# Recipes

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## 1) Preparation§

This lab assumes you have Python 3.9+ installed on your machine (3.11 recommended).

The following file contains code and other resources as a starting point for this lab: recipes.zip

Your raw score for this lab will be counted out of 5 points. Your score for the lab is based on:

• passing the tests in test.py (4 points)

While style is not a part of the grade for this lab, your code will need to meet a minimum style threshold in order for the test cases to run on the server.

Please also review the academic integrity policies before continuing. In particular, note that you are not allowed to use any code other than that which you have written yourself, including code from online sources.

## 2) Introduction§

The goal of this lab is to begin to familiarize you with recursion and different ways it can be applied by building a tool that can keep track of a set of recipes, each of which is comprised of a number of different ingredients. The challenge is that some of the ingredients for your recipes may themselves be made up of multiple ingredients! Furthermore, those ingredients might be made up of other ingredients, and so on.

For this type of nested data, recursion gives us an elegant way to design algorithms prepared for arbitrary nesting levels. For example, if we are trying to figure out if a particular recipe can be made, we can first recursively check if the component ingredients can be made and then decide for the recipe in question.

## 3) Data Structures§

Our initial data structure for this assignment will be a list of food items. Some of these food items are "atomic" (i.e., they are not comprised of other items), and some are "compound" (i.e., they are created by combining other food items).

We will represent an atomic food item as a tuple of three elements: the word "atomic", a name, and a cost. For example, the following represents an atomic food item:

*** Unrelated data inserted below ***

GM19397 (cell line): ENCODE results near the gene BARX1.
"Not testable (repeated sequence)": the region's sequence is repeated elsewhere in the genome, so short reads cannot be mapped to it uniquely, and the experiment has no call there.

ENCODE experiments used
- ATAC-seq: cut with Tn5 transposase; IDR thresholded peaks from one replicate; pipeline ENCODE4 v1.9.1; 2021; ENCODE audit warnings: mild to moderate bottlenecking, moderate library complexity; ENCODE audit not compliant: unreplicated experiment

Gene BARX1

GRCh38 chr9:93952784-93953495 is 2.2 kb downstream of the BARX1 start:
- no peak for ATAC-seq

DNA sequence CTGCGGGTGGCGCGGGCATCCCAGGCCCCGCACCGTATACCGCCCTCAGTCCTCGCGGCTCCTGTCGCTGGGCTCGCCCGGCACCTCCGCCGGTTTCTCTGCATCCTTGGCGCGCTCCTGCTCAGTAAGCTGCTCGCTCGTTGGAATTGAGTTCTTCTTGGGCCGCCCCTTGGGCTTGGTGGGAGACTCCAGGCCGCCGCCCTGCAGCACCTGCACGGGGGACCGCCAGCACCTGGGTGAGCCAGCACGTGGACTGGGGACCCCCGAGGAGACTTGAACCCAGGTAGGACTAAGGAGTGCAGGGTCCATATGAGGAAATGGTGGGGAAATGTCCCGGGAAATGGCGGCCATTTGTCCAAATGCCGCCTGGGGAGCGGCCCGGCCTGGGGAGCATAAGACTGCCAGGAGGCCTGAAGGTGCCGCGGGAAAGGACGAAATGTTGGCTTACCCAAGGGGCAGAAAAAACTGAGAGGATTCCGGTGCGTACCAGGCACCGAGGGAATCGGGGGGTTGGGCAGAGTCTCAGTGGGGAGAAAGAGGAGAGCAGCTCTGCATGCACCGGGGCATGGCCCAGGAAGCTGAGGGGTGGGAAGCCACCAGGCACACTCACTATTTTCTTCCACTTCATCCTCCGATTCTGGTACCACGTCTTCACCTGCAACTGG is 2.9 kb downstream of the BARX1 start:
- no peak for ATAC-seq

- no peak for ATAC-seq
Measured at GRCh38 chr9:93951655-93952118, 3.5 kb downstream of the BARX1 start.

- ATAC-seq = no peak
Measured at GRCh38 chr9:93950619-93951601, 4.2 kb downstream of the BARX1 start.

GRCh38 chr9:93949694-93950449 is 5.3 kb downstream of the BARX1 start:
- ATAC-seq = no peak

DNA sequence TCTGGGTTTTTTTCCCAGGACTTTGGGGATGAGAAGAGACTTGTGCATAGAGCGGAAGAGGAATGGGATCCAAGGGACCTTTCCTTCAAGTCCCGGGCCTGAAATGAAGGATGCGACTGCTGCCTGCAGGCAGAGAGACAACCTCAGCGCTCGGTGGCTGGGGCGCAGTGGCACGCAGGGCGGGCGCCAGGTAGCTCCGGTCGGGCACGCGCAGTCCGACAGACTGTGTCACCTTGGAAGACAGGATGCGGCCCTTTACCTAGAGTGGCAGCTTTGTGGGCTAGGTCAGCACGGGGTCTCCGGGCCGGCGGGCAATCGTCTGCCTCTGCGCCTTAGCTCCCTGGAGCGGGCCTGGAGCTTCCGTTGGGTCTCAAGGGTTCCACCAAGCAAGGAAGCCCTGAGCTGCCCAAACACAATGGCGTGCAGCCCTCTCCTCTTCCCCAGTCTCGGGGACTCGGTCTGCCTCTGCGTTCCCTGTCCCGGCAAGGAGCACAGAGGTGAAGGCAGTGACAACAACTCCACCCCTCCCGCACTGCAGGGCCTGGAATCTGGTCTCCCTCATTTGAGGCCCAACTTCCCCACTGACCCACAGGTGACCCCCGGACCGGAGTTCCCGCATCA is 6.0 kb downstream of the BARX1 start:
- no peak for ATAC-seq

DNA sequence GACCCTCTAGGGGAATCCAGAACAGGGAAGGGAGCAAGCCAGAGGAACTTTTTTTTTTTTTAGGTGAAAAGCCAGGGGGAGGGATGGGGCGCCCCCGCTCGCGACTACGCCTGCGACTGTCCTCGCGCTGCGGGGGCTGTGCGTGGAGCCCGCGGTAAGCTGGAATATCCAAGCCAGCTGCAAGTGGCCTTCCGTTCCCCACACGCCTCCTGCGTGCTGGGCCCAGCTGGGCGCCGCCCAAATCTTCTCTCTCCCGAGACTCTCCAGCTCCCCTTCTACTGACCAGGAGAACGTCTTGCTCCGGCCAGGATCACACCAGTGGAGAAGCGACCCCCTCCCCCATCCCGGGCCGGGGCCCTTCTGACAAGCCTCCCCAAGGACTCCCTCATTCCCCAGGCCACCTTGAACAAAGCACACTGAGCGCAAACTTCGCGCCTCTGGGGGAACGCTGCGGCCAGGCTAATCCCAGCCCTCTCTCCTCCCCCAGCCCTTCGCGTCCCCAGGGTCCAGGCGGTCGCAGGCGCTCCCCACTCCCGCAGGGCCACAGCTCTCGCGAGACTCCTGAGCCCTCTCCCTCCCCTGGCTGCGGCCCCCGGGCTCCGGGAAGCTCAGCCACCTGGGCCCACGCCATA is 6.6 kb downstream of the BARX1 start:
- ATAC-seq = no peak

('atomic', 'jalapeño pepper', 0.15)


Compound food items are also represented by a tuple, but their first element is the word "compound" and their last element is an ingredient list rather than a cost. The ingredient list will be a list of tuples, where each tuple contains an ingredient (a food item, which could be either atomic or compound) and an integer quantity telling us how much of that ingredient is required to prepare the recipe. Note the ingredient lists we provide contain no cycles (meaning there are no compound items whose ingredients contain itself.)

An example recipe is:

('compound', 'spicy chili', [('can of beans', 3), ('jalapeño pepper', 10), ('chili powder', 1), ('cornbread', 2)])


Throughout this lab, we will be working with a database of recipes, which we'll represent as a list of food items (which may contain both compound and atomic items). Note that there may be multiple ways of creating the same compound food item. In those cases, we will simply have multiple entries in the food database that have the same name, and it should be assumed that all of the associated ingredient lists represent valid ways to make that item. Here is an example recipe database:

example_recipes = [
('compound', 'chili', [('beans', 3), ('cheese', 10), ('chili powder', 1), ('cornbread', 2), ('protein', 1)]),
('atomic', 'beans', 5),
('compound', 'cornbread', [('cornmeal', 3), ('milk', 1), ('butter', 5), ('salt', 1), ('flour', 2)]),
('atomic', 'cornmeal', 7.5),
('compound', 'burger', [('bread', 2), ('cheese', 1), ('lettuce', 1), ('protein', 1), ('ketchup', 1)]),
('compound', 'burger', [('bread', 2), ('cheese', 2), ('lettuce', 1), ('protein', 2),]),
('atomic', 'lettuce', 2),
('compound', 'butter', [('milk', 1), ('butter churn', 1)]),
('atomic', 'butter churn', 50),
('compound', 'milk', [('cow', 1), ('milking stool', 1)]),
('compound', 'cheese', [('milk', 1), ('time', 1)]),
('compound', 'cheese', [('cutting-edge laboratory', 11)]),
('atomic', 'salt', 1),
('compound', 'bread', [('yeast', 1), ('salt', 1), ('flour', 2)]),
('compound', 'protein', [('cow', 1)]),
('atomic', 'flour', 3),
('compound', 'ketchup', [('tomato', 30), ('vinegar', 5)]),
('atomic', 'chili powder', 1),
('compound', 'ketchup', [('tomato', 30), ('vinegar', 3), ('salt', 1), ('sugar', 2), ('cinnamon', 1)]),  # the fancy ketchup
('atomic', 'cow', 100),
('atomic', 'milking stool', 5),
('atomic', 'cutting-edge laboratory', 1000),
('atomic', 'yeast', 2),
('atomic', 'time', 10000),
('atomic', 'vinegar', 20),
('atomic', 'sugar', 1),
('atomic', 'cinnamon', 7),
('atomic', 'tomato', 13),
]


Throughout the lab, it is safe to assume that each food item is either compound or atomic (i.e., we won't have both an atomic food item and a compound food item that share the same name), and that each atomic food item will only occur once (though compound food items may appear more than once, to represent multiple combinations of ingredients that could be used to make that food item).

How many atomic food items exist in the example_recipes database?

How many distinct compound food items exist in the example_recipes database?

## 4) Transforming Recipes§

Before we dive into recursion, let's take a look at our recipes data structure. Each recipe list can contain both compound and atomic food items. Additionally, each compound food item can have one or more different ingredient lists associated with it. In this structure, if we wanted to look up all the different ways to make a specific compound food item, we'd have to loop over the whole list.